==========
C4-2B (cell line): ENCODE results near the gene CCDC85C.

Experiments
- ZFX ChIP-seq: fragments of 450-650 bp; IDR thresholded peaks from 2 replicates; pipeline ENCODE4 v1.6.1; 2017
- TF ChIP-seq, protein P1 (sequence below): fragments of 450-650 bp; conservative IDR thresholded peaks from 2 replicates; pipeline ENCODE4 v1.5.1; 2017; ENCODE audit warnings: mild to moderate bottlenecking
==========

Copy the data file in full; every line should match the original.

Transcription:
C4-2B (cell line): ENCODE results near the gene CCDC85C.

Experiments
- ZFX ChIP-seq: fragments of 450-650 bp; IDR thresholded peaks from 2 replicates; pipeline ENCODE4 v1.6.1; 2017
- TF ChIP-seq, protein P1 (sequence below): fragments of 450-650 bp; conservative IDR thresholded peaks from 2 replicates; pipeline ENCODE4 v1.5.1; 2017; ENCODE audit warnings: mild to moderate bottlenecking